Watching a 2-D Disney movie or watching late-night comedy never fails to offer heaps of inspiration.
12. What do you think will be the future of your field?
I hope that illustrators and filmmakers who intend to create meaningful, character-building animated films for children enter the field of animation. I admire how Pete Docter has imbued the films he has worked on/directed (i.e. Wall-E) with his Christian faith.
I believe the future of political cartooning may lie with animated political shows, such as Stephen Colbert's underrated animated series "Our Cartoon President." The show has been more or less panned by critics, but each show is essentially a 30-minute moving political cartoon and deserves credit for being more or less the first of its kind.
13. What local cons do you attend? The Small Press Expo, Awesome Con, or others? Any comments about attending them?
Being a Georgetown student with newfound access to DC has given me a new perspective on the sheer quantity of phenomenal cons available to me. I'm eager to continue learning about new cons to visit, particularly those that focus on film-making and illustration
For a number of years I have attended AwesomeCon, where I have met Wallace Shawn, Cary Elwes, Chris Sarandon, Adam West, Burt Ward, and David Tennant. I met David Tennant while dressed as the Tenth Doctor; I gave him a drawing of Ten meeting Scrooge McDuck, which David said "was the pinnacle of all his work." I continue to share this story with my Uber drivers.
14. What's your favorite thing about DC?
Coming to Georgetown, I was concerned that DC did not have the media and/or entertainment presence of New York or Los Angeles. However, perhaps partially due to my interests changing since arriving on campus a year and a half ago, I'm realizing that DC's political focus makes it a media hotspot particularly well-suited to my own interest in politics. DC being where the action is in terms of current global chaos is also a plus.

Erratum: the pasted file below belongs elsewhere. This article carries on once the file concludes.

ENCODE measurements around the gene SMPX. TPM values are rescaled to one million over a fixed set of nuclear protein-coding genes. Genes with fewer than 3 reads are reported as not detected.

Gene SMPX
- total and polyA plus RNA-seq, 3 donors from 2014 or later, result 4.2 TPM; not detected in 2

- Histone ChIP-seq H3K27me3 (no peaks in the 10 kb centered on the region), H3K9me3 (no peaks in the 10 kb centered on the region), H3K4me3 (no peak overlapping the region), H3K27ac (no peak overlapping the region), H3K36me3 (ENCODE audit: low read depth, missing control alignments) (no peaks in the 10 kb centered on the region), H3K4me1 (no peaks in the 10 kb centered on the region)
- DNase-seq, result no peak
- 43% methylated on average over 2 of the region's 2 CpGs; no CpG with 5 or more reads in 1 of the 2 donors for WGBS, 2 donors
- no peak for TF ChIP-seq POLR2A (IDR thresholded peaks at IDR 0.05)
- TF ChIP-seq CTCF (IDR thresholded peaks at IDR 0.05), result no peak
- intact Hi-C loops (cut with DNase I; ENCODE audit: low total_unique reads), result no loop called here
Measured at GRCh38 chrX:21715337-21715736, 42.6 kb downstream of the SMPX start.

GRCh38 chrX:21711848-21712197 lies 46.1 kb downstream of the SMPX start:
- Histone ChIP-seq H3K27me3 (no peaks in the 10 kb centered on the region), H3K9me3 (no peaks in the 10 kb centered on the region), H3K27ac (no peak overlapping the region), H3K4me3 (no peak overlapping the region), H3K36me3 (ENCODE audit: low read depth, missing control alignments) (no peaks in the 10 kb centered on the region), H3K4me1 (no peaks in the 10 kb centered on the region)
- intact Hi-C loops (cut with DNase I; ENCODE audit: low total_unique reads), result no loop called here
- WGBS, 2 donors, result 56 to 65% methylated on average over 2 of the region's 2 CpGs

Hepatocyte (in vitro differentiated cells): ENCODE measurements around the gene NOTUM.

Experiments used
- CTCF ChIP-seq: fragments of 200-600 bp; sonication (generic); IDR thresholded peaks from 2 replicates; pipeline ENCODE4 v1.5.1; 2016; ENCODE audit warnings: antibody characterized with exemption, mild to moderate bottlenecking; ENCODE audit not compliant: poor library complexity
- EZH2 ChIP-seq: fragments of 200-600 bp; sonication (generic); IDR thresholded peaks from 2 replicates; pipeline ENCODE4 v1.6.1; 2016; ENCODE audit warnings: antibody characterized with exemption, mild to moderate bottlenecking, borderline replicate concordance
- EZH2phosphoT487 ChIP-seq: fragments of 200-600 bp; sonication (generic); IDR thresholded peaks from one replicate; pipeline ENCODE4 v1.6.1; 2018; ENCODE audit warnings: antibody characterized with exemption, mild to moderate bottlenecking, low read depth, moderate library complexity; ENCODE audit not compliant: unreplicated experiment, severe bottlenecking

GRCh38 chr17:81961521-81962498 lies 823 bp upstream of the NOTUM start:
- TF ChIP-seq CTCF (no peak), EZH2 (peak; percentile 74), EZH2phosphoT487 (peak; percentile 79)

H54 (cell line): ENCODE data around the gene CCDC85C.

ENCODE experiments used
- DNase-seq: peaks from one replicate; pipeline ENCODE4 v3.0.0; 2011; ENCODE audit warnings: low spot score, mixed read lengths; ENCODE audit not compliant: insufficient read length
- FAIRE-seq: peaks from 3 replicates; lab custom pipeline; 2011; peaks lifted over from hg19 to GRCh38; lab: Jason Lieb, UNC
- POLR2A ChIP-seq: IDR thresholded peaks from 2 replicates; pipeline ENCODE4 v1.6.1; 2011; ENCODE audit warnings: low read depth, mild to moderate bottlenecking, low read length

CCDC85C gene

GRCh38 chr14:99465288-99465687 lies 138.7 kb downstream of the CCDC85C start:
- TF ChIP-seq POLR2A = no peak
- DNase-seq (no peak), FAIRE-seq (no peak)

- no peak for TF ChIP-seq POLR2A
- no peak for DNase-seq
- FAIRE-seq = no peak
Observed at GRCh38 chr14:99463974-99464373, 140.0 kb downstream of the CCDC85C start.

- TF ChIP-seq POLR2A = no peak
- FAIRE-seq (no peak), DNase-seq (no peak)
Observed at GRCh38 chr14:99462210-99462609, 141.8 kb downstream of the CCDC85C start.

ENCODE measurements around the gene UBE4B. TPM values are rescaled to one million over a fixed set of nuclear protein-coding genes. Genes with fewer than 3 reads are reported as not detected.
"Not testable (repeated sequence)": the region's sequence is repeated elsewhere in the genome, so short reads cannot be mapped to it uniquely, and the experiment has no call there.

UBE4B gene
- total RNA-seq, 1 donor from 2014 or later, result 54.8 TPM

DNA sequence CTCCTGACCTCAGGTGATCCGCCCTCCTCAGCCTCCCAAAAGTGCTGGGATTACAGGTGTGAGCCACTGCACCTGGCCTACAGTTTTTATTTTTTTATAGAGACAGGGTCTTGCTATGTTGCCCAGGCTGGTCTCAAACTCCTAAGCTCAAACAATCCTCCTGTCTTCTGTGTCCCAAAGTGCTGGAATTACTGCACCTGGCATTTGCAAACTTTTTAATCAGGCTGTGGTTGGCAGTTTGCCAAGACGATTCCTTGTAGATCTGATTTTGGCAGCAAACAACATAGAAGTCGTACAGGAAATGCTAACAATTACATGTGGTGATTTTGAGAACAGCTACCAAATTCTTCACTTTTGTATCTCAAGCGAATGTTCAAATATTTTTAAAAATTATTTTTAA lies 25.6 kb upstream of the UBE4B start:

15. Least favorite?
See previous sentence.
16. What monument or museum do you like to take visitors to?
17. How about a favorite local restaurant?
My favorite restaurant of all time is Filomena
in Georgetown. I am comforted knowing that my culinary tastes have been validated by Bono and Harrison Ford.
18. Do you have a website or blog?
My work can be found on alexandrabowmanart.com
and on Instagram (@alexandrabowmanar
t). I also tweet about illustration and current events under the handle @scripta_bene
. I have a Facebook page for my work, which sends me notifications two or three times daily saying "Your followers have not seen a post from you in months." It's linked here
if you're still interested.